Thursday, September 14, 2006


People belong in groups. I'm about as much of a loner as you will find who can still function in society, but even loners have their groups.

Cops don't see race as much as most civilians seem to believe. Sure, it's a data point. But it's not a huge one- if I see a black kid slouching and sagging and wearing a specific color and looking at certain things, I put a name to the gang. Change the race and it just changes the name of the gang. The gang membership or the 'thug life' is a relevant classification, and far more important than the color of skin.

If I see a skinny toothless woman with bad skin dressed in easy-access clothes on a cold street corner trying to flag down car after car without any sense of urgency I'll assume, with a high degree of accuracy, that she's a crack whore if she's black and a meth whore if she's white. You never seem to find prostitution without addiction, but that's another subject.

And the white whore will have more in common with the black whore than she will ever have with a white school teacher or nurse.

In a lot of ways, it's the same with cops and crooks. I understand better and at certain levels get along better with criminals than I do with clerks or CPAs. For that matter, better than other officers who have spent their careers behind desks.

Even more so with cops and cops. There's an isolation of viewpoint. Victims are kept out of the news, but when you've seen the victims (even of victimless crimes) and you've seen the bad guys in their natural environments (something even judges and prosecutors rarely see) and you've literally risked your life to save one person who you would never want within a mile of your children from another person who is even worse... the people you can meaningfully share your world view with dwindles.

So it is with the team- skin color and gender and religion and political view point and.... are so meaningless beside the fact that I trust them absolutely with my back. Here's the test- you make entry, button hook left and see a door in your area of responsibility. You cover the door and you hear gunfire behind you. And you don't look. Because the team is trusting you to cover that door and you are trusting, absolutely, that the teammate responsible for the area the shots are coming from will stop the threat before he gets to you.

Not everyone sees the groups that they belong to. I don't think of myself as many of the things I get labeled as... but if you look at pictures of a seminar, you'll see me with the skeptical cops in the corner. If you see me at a Science Fiction convention (my wife drags me to one a year) I wind up with the scientists and the professional writers.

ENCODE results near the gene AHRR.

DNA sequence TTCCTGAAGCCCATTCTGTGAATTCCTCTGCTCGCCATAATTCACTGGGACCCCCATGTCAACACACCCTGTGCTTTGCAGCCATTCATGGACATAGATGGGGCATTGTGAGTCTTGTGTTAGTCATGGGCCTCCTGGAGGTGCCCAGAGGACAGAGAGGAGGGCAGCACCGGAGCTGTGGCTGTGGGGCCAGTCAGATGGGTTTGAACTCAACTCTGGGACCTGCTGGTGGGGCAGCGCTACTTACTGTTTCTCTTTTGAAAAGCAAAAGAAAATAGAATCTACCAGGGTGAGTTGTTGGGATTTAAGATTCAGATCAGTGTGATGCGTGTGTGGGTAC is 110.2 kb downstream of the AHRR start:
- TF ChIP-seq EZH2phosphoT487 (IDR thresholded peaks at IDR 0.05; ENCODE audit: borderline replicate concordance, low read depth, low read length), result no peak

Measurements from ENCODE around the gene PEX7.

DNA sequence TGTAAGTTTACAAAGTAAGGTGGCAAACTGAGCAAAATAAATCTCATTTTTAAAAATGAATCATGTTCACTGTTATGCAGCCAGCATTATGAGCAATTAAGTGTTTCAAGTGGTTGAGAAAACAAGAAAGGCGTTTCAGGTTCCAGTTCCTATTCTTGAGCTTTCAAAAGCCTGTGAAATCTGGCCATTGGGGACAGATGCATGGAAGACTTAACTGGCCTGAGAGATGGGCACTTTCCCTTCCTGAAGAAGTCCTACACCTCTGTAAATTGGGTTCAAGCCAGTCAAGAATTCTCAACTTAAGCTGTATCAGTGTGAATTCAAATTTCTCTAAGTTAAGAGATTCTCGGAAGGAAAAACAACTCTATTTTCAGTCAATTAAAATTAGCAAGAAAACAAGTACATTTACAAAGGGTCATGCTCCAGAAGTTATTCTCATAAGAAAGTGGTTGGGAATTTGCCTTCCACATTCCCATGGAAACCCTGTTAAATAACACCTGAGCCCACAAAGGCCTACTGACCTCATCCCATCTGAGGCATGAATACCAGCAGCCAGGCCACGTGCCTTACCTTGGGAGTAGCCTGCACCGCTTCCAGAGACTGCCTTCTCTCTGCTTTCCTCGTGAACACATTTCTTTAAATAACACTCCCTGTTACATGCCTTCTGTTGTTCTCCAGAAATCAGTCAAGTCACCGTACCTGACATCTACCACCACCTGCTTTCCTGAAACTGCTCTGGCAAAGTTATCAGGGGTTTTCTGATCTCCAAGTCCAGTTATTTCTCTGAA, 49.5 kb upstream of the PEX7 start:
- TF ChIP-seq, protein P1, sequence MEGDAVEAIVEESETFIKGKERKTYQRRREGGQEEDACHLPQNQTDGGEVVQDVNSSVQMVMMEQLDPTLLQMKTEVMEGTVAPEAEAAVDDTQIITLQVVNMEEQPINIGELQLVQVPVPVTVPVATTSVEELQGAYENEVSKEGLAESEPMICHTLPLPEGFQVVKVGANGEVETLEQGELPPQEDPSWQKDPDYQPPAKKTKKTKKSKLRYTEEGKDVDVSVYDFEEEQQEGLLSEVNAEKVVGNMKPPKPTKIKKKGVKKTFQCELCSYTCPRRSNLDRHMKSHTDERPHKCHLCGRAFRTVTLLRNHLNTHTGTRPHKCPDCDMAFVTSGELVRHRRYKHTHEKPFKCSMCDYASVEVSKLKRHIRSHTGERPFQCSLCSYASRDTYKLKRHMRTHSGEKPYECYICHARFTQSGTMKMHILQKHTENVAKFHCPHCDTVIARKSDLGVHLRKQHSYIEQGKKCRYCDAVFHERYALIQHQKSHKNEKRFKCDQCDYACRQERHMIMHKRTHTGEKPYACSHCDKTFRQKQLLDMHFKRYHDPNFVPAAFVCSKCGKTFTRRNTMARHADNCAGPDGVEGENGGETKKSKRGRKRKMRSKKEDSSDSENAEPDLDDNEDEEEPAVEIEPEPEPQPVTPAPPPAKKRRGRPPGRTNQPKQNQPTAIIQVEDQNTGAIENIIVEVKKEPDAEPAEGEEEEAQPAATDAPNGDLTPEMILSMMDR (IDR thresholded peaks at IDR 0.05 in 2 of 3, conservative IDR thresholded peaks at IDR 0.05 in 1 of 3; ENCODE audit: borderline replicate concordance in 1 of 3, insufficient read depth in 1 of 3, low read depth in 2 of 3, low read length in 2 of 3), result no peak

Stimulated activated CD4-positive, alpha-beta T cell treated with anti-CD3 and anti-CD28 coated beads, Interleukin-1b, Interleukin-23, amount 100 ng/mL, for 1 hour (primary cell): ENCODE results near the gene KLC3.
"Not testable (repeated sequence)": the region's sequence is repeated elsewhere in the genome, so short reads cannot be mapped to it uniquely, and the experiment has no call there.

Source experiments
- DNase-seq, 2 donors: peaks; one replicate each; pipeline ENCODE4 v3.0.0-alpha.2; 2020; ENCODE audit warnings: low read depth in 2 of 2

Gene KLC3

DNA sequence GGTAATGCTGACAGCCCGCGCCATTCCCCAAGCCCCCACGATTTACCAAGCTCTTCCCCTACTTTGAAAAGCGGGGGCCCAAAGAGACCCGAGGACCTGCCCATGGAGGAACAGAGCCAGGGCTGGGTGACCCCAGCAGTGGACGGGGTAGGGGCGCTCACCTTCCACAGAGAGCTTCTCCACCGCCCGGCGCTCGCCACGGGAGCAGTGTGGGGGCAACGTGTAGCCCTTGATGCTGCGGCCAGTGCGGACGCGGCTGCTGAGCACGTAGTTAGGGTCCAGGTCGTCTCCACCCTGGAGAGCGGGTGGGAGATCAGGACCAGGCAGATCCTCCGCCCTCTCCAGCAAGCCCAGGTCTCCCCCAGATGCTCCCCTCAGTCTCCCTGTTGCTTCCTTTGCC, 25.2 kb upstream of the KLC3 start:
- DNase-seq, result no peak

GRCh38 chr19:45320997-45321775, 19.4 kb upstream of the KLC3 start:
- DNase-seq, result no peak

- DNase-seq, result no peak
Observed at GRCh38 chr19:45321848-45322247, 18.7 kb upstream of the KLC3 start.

Conversely, some people see themselves as members of groups when who they are at the core something completely different. I see this most powerfully in people with an internal sense of control. People who set goals, work to control their own lives, make no excuses- I get along with them and understand them. People who wait for life to hand them the woman and job and house of their dreams, who would rather whine than work for their goals are alien to me.

To me the internal/external locus of control is one of the most definitive dividing lines... and yet I see many people with an internal locus of control who overcame great obstacles who feel such a kinship with the obstacles that they work and work and sweat and lecture and even bleed to help others overcome the same obstacles. And they never, ever see that the other person, no matter how much they want the obstacle to disappear will never do anything about it. With an external locus of control they are always victims, always passive always waiting for the universe to magically hand them what they deserve. The ILoC helper shows and guides and points... but the ELoC is waiting for more than that, waiting for the gift (which they will squander if they get).

Perhaps this is what makes a codependent partnership. One willing to give, the other merely unwilling to act.

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